BetMGM raises 2022 revenue outlook as U.S. sports-betting takes off

2 minute read

General view inside a deserted Ladbrokes shop in Harpenden as the spread of the coronavirus disease (COVID-19) continues, in Harpenden, Britain, March 18, 2020. REUTERS/Peter Cziborra/File Photo

Register now for FREE unlimited access to Reuters.com
  • BetMGM to see positive core profit in 2023
  • Upgrades 2022 revenue to over $1.3 bln
  • Says gaining market share in line with target

Jan 19 (Reuters) - BetMGM raised its 2022 revenue forecast to more than $1.3 billion from $1 billion on Wednesday and said it expects a core profit in 2023 as the U.S. sports-betting joint venture between MGM Resorts and Britain's Entain expands.

The online sportsbook for betting on NFL American football and NBA basketball was in the spotlight last year when both MGM and DraftKings (DKNG.O) tried and failed to take over Entain (ENT.L).

Gambling companies have been looking to capitalise on the growing U.S. sports-betting market, while online gaming has also taken off since the start of the coronavirus pandemic.

Register now for FREE unlimited access to Reuters.com

BetMGM said it was gaining market share in line with its long-term target of 20%-25% in U.S. sports-betting and iGaming.

The U.S. venture, which is the No. 2 operator for sports betting and iGaming, has grown steadily and challenged FanDuel owner Flutter , the No.1 player in the American market, with its owners expected to invest another $450 million in 2022.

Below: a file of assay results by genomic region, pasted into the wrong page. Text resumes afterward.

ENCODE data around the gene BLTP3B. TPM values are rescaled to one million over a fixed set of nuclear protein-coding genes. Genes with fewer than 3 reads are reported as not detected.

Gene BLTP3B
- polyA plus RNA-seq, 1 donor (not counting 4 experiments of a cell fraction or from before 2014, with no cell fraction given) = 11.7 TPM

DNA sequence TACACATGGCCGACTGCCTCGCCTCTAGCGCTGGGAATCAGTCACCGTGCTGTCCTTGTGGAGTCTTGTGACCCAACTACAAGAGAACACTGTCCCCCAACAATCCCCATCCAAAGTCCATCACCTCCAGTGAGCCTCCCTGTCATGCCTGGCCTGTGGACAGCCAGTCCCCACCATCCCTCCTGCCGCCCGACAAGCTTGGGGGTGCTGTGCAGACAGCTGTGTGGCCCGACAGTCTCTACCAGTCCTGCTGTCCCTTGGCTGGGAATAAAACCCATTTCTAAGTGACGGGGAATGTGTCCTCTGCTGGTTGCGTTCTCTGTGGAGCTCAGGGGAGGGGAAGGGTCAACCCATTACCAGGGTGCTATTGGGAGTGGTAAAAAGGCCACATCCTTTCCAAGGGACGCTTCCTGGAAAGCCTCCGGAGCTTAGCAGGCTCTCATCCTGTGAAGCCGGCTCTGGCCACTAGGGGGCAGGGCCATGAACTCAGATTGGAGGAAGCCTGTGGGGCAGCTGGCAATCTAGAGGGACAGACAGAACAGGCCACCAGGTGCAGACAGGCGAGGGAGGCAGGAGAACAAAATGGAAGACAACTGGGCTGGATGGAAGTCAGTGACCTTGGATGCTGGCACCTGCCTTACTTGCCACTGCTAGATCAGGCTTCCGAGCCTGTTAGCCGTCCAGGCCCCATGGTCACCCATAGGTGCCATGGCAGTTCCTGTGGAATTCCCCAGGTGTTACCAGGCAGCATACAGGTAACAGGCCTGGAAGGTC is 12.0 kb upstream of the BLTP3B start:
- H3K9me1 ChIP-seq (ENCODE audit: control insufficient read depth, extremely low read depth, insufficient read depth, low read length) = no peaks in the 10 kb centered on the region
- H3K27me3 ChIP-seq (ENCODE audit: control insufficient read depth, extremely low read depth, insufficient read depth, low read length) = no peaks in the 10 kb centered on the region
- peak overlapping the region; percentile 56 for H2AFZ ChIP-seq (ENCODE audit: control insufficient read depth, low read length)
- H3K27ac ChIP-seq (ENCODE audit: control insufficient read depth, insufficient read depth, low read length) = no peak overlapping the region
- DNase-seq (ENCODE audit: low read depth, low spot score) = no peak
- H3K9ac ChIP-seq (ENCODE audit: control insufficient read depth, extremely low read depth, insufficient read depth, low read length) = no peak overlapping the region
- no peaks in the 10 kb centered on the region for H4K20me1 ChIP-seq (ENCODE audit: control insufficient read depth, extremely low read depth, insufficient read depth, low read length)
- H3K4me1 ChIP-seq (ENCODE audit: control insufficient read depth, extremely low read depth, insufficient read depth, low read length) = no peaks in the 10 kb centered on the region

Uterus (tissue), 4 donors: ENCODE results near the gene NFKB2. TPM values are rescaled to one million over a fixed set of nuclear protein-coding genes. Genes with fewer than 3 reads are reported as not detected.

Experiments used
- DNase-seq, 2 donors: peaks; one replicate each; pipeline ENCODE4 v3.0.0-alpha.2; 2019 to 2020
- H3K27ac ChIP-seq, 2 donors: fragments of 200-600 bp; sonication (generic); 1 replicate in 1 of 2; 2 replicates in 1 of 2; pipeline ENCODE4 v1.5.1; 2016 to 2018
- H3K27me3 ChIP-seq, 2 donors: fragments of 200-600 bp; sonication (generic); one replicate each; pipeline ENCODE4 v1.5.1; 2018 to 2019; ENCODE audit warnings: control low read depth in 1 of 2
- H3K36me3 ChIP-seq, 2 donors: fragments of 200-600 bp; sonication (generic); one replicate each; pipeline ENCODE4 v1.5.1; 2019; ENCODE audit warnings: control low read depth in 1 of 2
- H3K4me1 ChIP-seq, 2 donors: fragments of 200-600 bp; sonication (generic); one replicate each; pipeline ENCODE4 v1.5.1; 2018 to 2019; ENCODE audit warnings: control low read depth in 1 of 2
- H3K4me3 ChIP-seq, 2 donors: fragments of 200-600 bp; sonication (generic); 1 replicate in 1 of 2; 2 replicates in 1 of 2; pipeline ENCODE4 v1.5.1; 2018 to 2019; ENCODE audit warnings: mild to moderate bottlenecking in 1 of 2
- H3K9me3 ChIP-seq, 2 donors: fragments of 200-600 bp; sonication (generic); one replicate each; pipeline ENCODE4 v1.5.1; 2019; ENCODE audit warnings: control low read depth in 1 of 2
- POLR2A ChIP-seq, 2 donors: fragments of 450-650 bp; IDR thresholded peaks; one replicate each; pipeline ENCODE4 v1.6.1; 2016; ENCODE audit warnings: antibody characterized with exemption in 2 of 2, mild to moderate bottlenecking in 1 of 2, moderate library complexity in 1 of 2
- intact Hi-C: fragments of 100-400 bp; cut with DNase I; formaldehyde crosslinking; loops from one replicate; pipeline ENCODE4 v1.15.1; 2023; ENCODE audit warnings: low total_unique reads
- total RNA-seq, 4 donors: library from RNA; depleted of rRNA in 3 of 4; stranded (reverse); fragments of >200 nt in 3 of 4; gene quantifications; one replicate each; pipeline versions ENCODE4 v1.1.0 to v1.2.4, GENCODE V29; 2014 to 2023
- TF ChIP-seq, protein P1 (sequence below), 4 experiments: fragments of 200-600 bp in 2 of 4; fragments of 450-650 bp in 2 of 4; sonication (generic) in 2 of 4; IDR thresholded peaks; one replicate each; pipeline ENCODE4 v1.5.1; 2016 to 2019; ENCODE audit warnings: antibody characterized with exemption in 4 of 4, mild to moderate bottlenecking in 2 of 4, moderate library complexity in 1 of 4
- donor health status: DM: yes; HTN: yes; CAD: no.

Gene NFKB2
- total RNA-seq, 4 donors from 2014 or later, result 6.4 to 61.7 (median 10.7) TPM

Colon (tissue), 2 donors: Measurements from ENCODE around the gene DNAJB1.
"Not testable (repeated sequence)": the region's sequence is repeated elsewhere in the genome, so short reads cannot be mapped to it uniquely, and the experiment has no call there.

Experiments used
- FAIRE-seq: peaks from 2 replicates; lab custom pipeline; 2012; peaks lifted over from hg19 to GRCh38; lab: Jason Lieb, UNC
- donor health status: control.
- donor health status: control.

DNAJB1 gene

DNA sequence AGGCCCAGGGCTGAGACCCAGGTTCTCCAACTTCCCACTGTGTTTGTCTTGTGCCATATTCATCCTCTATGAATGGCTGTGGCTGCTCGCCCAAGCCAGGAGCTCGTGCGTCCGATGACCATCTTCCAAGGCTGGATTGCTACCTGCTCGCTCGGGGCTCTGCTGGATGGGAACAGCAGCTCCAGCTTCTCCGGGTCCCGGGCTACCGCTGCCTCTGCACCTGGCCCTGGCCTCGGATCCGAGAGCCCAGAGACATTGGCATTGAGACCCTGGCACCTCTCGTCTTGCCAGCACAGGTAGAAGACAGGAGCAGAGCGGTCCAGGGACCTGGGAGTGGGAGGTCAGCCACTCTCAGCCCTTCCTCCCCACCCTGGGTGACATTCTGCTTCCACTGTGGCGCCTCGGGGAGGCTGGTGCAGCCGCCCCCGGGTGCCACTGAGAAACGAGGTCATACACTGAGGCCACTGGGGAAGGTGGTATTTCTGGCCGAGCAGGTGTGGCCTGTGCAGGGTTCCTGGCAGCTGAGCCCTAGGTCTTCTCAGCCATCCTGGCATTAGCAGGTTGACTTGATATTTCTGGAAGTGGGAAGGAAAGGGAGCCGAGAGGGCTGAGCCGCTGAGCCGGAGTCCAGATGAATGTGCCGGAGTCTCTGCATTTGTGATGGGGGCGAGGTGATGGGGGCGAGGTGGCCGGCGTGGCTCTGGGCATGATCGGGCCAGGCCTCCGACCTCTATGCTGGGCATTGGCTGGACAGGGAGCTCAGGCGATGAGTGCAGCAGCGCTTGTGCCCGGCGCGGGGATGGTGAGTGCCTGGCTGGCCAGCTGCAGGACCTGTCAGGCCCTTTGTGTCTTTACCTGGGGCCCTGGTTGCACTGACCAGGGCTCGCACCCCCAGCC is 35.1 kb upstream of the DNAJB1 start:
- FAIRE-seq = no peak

Shares in Entain rose 1% and New York-listed MGM inched up 0.2% by 1443 GMT.

Peel Hunt analysts said on Tuesday BetMGM was key to their valuation of Entain, saying the venture could be sold at the right price or could be the key reason why MGM makes another approach for the British bookmaker.

Entain's boss said in November that BetMGM was one of the reasons why DraftKings' $22 billion offer to buy the British firm fell through as MGM would have sought to take full control of the joint venture. read more

BetMGM's net revenue is expected to be about $850 million in 2021, up nearly five times from 2020, while its core loss is seen in the range of $420 million to $440 million.

Register now for FREE unlimited access to Reuters.com
Reporting by Yadarisa Shabong in Bengaluru; Editing by Krishna Chandra Eluri and Alexander Smith

Our Standards: The Thomson Reuters Trust Principles.